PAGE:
Top End Overview
- Wetlands and wildlife
- Country life
- Croc watching and saltwater angling
Tropical weather, rich indigenous culture and national parks are headline acts in themselves, but add to this an impressive cast of brilliant sunsets, world-class fishing and a colourful calendar of events and you have a taste of this northernmost point.
Darwin’s the modern and multicultural capital of this wonderfully vast region where much is remote, yet easy to access. World Heritage-listed Kakadu and Litchfield National Parks provide an exciting antidote to hectic urban lives – zebra crossings are well and truly gazumped by waterside signs warning of crocodiles. Even if you can’t spy any of the snap-happy reptiles, be assured they might be eyeballing you. So, as infectious as the laid-back lifestyle is up there, let that little frisson keep you on your toes.
Typically Top End
At a whopping 200,000 square kilometres, World Heritage-listed Kakadu National Park is the largest in Australia. Famed for its natural and cultural wonders, it’s not just home to several Aboriginal rock-art sites and plenty of saltwater crocs. No sir. Grab your lizard-skin waistcoat and doff your tooth-trimmed cowboy hat to Mick Dundee. Indeed Crocodile Dundee was based on a real-life hunter from the Top End.
- Ring Darwin Radio Taxis (131008) for a cab.
- Tipping culture
- Tipping is optional – and certainly isn’t expected. However, it is customary to tip waiters 10 per cent of the bill if you’re pleased with the service.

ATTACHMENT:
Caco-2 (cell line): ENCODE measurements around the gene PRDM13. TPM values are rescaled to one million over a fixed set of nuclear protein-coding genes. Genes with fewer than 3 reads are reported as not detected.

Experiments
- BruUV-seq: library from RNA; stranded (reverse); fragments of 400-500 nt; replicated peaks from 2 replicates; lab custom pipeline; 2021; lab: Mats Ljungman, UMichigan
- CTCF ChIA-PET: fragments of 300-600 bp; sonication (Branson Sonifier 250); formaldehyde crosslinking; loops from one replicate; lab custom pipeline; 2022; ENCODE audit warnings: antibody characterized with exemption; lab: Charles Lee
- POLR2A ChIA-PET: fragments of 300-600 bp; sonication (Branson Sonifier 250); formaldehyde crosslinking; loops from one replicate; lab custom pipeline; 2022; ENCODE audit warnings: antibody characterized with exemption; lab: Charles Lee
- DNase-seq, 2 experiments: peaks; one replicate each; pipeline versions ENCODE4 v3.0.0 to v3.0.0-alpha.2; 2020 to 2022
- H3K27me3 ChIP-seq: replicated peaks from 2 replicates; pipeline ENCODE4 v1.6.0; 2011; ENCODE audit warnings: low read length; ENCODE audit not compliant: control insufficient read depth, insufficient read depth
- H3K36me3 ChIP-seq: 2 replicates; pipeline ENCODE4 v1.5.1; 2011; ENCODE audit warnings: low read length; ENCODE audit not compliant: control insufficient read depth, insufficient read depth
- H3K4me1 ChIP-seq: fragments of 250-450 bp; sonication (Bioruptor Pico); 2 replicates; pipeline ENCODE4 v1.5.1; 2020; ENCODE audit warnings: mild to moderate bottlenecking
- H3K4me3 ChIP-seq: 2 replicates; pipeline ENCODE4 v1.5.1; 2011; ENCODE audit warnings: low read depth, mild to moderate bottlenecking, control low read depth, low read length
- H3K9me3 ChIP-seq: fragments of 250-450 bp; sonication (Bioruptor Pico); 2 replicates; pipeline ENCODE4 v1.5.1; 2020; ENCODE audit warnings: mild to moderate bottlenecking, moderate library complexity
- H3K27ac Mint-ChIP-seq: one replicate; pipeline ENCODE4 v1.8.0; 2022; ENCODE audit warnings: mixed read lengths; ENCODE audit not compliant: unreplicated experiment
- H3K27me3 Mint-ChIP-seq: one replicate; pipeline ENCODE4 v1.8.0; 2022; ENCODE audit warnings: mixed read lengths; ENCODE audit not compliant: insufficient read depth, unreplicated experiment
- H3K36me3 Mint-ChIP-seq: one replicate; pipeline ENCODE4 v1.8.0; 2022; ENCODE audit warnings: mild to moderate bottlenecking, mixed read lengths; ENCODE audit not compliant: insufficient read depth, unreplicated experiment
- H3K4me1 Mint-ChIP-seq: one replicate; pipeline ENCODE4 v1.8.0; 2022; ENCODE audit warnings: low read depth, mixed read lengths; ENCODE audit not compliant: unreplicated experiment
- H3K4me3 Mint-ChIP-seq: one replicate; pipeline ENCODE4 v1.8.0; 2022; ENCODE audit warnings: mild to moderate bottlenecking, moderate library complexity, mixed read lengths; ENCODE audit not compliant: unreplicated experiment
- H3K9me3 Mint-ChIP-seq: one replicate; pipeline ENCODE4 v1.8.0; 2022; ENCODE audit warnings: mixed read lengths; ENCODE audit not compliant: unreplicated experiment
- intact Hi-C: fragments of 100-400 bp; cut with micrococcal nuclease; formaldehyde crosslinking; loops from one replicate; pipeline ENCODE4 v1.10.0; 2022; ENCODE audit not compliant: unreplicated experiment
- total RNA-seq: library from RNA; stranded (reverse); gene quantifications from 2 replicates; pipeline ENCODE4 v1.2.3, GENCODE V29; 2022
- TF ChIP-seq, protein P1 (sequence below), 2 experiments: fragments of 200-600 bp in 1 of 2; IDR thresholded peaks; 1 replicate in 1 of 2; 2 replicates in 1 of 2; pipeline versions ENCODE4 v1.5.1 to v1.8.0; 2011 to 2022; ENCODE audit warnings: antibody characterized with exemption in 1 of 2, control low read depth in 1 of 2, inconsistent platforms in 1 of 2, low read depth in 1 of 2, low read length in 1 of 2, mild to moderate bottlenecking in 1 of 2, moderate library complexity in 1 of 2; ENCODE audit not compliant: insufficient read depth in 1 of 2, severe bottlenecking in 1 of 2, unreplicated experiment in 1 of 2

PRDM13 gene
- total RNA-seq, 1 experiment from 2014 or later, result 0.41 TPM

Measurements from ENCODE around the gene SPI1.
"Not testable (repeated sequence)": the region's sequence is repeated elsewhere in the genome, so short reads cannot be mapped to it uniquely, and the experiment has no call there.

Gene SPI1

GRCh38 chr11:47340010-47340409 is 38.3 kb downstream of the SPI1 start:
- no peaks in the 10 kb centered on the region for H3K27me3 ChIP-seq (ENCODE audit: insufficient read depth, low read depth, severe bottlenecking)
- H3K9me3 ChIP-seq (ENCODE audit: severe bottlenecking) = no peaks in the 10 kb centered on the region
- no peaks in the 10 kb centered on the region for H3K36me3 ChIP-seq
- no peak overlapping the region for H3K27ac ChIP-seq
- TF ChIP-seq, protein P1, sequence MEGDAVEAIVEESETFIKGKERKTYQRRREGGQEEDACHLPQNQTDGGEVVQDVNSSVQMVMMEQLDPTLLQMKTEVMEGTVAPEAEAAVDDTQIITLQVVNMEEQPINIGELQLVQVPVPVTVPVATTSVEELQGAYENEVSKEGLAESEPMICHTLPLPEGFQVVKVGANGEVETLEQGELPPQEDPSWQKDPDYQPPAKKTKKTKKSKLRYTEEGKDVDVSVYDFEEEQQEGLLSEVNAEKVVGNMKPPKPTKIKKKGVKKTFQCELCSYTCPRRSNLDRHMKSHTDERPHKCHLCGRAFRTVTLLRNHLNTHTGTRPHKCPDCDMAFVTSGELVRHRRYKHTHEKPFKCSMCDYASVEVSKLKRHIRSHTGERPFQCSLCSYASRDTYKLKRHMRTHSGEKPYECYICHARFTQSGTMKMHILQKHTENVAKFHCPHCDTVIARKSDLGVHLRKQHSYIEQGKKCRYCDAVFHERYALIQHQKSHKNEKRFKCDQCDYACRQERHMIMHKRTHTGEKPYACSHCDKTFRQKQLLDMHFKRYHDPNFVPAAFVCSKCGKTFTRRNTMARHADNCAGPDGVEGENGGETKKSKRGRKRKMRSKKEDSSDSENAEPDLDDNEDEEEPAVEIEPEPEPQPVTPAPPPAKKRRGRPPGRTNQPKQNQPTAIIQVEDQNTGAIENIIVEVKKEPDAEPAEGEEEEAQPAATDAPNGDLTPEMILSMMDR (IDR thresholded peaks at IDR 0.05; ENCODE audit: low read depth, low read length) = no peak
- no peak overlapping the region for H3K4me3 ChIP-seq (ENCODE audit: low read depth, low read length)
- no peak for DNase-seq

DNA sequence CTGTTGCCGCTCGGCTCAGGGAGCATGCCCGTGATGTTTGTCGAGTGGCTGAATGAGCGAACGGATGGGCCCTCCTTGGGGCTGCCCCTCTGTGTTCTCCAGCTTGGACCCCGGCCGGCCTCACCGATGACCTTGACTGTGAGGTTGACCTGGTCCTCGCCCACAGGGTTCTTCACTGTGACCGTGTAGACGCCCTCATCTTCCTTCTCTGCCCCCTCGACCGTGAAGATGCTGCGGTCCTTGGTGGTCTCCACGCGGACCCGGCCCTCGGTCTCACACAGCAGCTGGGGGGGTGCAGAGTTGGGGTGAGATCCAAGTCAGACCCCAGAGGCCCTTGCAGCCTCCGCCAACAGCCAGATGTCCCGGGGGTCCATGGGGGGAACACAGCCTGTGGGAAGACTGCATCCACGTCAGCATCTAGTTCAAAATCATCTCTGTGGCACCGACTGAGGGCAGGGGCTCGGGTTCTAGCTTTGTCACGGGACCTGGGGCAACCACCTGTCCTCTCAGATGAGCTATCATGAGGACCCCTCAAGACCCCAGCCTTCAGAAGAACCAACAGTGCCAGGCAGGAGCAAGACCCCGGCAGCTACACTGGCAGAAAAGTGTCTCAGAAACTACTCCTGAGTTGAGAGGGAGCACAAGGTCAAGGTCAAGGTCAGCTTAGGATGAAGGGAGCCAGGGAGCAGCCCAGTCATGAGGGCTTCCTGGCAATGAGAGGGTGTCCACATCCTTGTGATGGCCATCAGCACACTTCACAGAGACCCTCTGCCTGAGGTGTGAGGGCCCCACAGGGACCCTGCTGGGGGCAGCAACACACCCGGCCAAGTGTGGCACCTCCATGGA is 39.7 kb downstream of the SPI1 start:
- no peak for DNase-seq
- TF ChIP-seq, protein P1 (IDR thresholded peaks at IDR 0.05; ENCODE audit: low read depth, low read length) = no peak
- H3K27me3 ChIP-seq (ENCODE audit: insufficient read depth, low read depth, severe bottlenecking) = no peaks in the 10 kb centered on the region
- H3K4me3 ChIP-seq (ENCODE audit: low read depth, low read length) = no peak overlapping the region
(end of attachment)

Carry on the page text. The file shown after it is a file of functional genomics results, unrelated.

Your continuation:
- Siesta and fiesta
- Other than in Darwin or Katherine, where shops are generally open from 9am to 6pm, there’s not much that requires opening and closing.
- Packing tips
- Make sure you bring industrial-strength insect repellent and a sun hat that means business.
- Recommended reads
- Though books about the Northern Territory are few and far between – mainly because so few people actually live here – there are plenty of novels that evoke the Outback experience. Louis de Bernières’ Red Dog is a collection of stories about an itinerant canine that criss-crosses the Australian Bush; Dirt Music by Tim Winton is a gripping tale of passion and revenge in the country’s arid interior; Xavier Herbert’s epic Poor Fellow My Country is a state-of-the-nation novel about European and indigenous cultures meeting in 1930s and 1940s Northern Australia.
- As Indonesia and Malaysia are just a couple of hours’ flying time over the horizon, and with a hugely multicultural population, it’s hardly surprising that the Top End takes a lot of its culinary cues from Asia. Large market gardens produce a steady stream of mangos, pineapples, papayas and other tropical fruit, which combine deliciously with barramundi and mud crab – the spoils of world-class fishing.
- Australian dollar (A$).
- Time zone
- GMT +9.5.
- Dialling codes
- Australia country code: +61; Northern Territory: (0)8.
- Do go/don't go
- There are two seasons in the Top End: the wet and the dry. If you want to see spectacular waterfalls, lightning storms and monsoon rains then head to the Top End between November and April. However, many roads are closed at that time so most touring is done by boat or plane. The dry season – between May and October – is far less humid. It’s the best time to visit if you want to see wildlife, as the area’s animals gravitate towards a few billabongs in search of scarce water supplies.
Don't go home without...
some Aboriginal art, and a handbag or belt made from crocodile skin. Make sure your croc-skin comes with a certificate to say where it came from; you’ll need it at customs.